The Bond Fire was sparked by a burning house in Silverado Canyon, southeast of Los Angeles, and flames spread through nearby brush, propelled by strong Santa Ana winds.
“When crews arrived it was a fully engulfed house and the winds were extremely strong and they pushed flames into the vegetation,” said Colleen Windsor, a spokeswoman for Orange County Fire Authority.
More than 25,000 residents were forced to evacuate from their homes in Silverado Canyon, Williams Canyon and Modjeska Canyon into Thursday after the blaze grew overnight, according to the Orange County Fire Authority.
As the evening hours began to set, firefighters had yet to contain the blaze at all. Two firefighters were treated at a hospital for injuries sustained while battling the fire, OCFA said. Their conditions were unclear.
Kolbi Winters said helicopters flew overhead throughout the night and before dawn she got a warning she might need to evacuate. A few hours later, she got an order to get out, and packed up and headed to a hotel for the second time in recent months, where she'll stay with her partner, dog and cat.
“I had one month literally to enjoy myself before another fire happened,” Winters said. “If this continues happening, and we don’t take care of this, one day, I’m not going to have a home.”
The new blaze broke out as Southern California utilities cut the power to tens of thousands of customers to avoid the threat of wildfires during the notorious Santa Anas.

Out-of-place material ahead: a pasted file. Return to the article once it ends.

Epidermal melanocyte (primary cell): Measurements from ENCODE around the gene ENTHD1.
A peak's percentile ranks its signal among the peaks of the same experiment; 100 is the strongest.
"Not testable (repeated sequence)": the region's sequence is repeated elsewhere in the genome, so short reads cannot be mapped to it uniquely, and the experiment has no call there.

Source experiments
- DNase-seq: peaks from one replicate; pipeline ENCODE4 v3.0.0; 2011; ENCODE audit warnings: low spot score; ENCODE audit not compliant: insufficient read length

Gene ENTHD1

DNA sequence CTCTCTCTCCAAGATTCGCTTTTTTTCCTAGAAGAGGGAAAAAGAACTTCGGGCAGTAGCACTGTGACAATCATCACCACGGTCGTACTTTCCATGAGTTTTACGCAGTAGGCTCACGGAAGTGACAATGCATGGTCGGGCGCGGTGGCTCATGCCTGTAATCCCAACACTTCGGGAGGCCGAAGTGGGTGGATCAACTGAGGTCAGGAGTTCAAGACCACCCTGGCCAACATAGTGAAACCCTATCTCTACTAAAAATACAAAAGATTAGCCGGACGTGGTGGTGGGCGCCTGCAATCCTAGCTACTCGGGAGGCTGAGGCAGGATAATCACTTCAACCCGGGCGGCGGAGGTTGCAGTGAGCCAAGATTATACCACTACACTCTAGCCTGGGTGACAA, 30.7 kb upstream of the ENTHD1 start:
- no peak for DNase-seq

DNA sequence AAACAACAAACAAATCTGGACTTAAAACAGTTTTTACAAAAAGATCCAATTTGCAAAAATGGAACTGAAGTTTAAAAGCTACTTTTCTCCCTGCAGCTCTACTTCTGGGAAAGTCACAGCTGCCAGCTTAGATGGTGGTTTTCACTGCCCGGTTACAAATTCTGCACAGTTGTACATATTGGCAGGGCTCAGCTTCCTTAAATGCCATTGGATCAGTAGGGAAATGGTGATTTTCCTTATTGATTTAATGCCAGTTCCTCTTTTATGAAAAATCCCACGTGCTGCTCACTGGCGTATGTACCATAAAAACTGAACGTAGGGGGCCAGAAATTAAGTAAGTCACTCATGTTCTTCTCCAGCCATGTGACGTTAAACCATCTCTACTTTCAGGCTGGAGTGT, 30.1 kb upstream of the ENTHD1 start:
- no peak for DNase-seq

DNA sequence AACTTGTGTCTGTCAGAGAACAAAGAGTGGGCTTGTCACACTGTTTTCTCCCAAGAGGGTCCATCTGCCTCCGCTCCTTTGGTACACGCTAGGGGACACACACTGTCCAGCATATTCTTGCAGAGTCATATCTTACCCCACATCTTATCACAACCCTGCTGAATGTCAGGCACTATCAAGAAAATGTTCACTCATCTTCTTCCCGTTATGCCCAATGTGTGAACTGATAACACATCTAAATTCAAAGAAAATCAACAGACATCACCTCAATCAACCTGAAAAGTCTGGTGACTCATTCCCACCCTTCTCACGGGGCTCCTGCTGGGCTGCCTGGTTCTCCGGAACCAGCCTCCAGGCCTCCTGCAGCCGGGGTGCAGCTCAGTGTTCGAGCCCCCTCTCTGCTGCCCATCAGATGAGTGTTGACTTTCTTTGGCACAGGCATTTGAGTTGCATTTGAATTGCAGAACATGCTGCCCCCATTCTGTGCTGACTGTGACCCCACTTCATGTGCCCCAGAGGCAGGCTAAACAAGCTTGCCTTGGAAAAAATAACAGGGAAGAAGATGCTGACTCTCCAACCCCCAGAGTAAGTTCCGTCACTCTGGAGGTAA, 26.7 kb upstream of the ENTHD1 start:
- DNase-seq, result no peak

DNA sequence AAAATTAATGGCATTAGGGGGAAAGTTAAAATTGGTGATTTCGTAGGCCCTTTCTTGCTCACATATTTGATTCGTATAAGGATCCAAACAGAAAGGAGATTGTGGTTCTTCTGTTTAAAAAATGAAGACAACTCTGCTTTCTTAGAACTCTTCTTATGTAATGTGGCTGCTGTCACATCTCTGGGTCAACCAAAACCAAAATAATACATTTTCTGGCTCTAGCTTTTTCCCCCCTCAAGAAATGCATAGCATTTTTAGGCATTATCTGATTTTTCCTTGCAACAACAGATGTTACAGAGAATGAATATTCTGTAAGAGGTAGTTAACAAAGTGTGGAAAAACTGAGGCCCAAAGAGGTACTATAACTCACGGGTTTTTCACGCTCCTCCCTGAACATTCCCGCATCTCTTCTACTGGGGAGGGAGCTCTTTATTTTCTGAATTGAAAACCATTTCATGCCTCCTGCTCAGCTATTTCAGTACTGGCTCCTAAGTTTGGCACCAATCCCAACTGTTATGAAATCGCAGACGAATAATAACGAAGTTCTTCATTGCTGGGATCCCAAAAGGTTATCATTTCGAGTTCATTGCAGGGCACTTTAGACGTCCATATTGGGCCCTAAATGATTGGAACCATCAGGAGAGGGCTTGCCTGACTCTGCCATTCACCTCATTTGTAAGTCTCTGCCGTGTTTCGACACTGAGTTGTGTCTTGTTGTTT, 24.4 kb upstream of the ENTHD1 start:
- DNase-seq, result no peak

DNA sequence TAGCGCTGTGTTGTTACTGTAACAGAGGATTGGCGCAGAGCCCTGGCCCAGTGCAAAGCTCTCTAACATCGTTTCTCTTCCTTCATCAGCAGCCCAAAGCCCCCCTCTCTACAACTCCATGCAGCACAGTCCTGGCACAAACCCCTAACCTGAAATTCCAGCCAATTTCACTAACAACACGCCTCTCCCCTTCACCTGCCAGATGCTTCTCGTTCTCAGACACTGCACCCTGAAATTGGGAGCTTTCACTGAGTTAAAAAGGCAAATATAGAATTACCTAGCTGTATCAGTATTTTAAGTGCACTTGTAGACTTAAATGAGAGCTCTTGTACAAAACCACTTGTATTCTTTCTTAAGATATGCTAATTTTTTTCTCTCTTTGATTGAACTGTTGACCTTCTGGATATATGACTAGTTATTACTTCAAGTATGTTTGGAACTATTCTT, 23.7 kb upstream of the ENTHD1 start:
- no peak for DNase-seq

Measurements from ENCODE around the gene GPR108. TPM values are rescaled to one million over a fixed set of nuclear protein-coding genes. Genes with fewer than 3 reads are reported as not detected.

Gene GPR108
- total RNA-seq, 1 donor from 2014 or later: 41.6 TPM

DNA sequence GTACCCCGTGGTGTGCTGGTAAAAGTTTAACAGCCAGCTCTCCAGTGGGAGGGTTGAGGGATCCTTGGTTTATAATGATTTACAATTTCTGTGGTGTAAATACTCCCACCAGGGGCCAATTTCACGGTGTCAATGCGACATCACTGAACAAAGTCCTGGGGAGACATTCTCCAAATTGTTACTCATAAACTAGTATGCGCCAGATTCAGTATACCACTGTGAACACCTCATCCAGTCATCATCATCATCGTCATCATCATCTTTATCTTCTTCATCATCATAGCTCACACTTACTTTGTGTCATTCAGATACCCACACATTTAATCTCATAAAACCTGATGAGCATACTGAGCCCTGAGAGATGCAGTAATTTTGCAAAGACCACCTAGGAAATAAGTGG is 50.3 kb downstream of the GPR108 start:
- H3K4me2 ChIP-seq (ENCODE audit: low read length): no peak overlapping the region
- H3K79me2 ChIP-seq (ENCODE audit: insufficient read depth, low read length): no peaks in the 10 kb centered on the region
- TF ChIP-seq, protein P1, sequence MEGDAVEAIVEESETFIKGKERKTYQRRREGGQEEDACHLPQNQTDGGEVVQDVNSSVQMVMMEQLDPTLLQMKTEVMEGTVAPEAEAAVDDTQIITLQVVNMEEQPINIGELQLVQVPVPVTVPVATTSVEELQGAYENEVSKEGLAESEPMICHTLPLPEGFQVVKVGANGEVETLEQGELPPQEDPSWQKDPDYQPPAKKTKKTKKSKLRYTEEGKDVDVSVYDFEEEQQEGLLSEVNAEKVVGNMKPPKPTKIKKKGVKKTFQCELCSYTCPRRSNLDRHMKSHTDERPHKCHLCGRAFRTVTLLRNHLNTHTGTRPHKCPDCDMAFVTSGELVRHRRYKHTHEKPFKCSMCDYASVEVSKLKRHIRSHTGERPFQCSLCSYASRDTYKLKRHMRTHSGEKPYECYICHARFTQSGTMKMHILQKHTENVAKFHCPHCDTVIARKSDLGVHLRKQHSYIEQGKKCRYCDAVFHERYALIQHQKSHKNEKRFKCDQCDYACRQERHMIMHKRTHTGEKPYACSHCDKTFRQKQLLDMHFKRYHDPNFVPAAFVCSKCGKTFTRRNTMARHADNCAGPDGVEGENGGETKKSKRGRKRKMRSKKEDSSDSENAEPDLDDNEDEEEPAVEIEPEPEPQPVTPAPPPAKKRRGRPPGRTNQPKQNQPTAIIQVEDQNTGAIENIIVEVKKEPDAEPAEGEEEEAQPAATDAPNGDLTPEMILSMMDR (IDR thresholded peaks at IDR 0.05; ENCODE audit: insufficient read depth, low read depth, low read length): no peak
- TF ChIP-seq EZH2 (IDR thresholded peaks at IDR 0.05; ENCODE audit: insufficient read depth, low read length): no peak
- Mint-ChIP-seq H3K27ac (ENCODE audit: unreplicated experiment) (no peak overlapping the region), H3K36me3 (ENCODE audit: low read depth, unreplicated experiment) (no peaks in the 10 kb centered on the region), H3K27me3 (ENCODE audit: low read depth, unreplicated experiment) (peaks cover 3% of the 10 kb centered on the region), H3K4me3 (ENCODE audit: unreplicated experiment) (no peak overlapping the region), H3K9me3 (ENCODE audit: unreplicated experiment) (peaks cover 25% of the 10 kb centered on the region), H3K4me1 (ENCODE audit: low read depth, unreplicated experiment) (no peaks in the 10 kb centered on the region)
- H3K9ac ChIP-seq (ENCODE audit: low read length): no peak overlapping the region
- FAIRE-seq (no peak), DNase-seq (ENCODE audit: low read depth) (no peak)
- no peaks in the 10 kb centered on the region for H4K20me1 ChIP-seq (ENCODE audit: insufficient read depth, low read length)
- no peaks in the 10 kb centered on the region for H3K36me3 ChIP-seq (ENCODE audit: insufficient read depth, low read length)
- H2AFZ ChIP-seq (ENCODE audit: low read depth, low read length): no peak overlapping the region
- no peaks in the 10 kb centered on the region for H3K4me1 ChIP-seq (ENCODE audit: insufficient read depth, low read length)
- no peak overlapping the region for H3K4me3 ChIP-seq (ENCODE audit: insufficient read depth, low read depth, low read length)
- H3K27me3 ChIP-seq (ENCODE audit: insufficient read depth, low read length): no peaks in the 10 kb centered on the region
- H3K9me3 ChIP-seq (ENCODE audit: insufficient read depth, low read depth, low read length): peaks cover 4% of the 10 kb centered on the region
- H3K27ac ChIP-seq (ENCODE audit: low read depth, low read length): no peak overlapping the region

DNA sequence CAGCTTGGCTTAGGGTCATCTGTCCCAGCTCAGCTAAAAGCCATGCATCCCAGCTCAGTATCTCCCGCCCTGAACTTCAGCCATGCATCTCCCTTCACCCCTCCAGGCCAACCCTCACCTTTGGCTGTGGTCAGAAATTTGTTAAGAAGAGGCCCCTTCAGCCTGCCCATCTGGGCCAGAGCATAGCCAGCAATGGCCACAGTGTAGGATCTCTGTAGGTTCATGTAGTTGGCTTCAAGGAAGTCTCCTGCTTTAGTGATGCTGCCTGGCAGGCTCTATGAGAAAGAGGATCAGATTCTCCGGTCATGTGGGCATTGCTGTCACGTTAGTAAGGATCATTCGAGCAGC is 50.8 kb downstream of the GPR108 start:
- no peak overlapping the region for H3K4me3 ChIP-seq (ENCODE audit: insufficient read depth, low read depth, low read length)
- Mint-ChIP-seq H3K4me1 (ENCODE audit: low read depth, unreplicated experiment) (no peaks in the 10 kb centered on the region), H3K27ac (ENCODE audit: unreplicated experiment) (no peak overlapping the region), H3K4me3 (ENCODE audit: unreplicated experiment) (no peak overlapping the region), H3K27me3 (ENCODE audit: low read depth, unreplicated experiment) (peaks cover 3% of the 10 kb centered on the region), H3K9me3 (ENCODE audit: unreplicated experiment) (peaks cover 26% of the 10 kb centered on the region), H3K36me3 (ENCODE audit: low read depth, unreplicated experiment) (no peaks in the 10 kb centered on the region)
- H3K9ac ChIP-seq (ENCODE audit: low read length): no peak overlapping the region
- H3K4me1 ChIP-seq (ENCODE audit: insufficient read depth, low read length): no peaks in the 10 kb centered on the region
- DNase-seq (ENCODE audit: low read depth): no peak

Red flag warnings of extreme fire danger through Saturday were in place because of low humidity, bone-dry brush and the winds, which sweep down from the interior, the National Weather Service said.
At least 10 other communities were under advisories and more than 800 firefighters were on the scene, according to CBS Los Angeles.
Cal Fire reported that the blaze was around 50 acres.
In Rancho San Diego, the Willow Fire was stopped on Thursday, though at least one home was destroyed and six others were damaged.
Much of Southern California is currently under red flag warnings due to the Santa Ana winds and low humidity.
In response to the dangerous conditions, utilities cut power to tens of thousands of customers by Thursday morning to reduce the risk of new fires.
Thousands of additional power cuts are possible over the next few days, according to media reports.
This year has been the Golden State's worst ever for wildfires, with at least 31 dead and 6,000 square miles scorched.
The Associated Press contributed to this report.